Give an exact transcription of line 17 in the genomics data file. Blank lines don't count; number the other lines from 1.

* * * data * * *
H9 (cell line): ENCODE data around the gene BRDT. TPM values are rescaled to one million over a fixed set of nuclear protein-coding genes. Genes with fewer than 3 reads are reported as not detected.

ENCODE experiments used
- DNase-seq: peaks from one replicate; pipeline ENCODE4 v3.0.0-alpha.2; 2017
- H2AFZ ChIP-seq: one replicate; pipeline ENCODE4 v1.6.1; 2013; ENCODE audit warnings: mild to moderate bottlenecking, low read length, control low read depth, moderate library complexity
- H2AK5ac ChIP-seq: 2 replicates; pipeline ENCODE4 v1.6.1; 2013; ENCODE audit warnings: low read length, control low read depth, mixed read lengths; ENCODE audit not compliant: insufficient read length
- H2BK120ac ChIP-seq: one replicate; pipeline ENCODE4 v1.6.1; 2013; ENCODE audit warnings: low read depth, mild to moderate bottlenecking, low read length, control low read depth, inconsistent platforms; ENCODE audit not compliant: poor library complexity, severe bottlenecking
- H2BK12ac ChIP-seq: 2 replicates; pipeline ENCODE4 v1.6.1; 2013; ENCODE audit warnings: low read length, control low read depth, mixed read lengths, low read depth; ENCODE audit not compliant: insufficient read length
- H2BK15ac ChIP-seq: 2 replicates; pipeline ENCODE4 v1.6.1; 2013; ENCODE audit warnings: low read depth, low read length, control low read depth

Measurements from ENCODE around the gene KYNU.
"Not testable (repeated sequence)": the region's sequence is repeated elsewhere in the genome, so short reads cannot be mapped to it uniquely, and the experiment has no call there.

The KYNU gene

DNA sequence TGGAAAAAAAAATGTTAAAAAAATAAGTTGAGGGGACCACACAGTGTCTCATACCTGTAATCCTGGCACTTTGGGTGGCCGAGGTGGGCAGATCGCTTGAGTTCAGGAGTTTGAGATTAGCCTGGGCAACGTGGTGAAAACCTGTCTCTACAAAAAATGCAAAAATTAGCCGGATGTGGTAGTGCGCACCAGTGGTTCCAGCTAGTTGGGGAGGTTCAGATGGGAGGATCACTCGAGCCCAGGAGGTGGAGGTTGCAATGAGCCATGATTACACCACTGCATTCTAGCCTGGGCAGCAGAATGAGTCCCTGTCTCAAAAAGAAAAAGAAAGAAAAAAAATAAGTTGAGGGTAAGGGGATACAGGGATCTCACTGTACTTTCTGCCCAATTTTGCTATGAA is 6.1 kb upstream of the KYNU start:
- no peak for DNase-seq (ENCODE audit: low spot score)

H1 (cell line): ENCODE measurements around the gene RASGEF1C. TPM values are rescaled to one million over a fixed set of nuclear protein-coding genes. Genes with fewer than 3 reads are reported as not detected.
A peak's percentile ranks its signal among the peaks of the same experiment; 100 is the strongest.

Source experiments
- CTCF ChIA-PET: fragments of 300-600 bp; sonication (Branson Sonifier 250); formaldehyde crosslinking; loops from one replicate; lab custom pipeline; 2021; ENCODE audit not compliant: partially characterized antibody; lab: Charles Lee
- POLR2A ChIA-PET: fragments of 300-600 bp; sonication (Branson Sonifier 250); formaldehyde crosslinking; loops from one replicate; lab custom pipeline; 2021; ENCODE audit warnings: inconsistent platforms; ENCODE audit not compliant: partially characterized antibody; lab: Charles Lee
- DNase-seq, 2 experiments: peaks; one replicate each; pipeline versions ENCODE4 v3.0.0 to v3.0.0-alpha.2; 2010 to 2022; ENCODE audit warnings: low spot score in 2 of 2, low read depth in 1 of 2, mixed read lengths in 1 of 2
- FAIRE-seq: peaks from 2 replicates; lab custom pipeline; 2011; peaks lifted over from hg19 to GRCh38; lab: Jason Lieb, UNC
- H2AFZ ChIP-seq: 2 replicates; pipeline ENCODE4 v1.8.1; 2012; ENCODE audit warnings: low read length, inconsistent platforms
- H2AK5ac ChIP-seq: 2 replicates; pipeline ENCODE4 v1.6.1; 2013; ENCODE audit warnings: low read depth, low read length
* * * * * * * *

- CTCF ChIA-PET: fragments of 300-600 bp; sonication (Branson Sonifier 250); formaldehyde crosslinking; loops from one replicate; lab custom pipeline; 2021; ENCODE audit not compliant: partially characterized antibody; lab: Charles Lee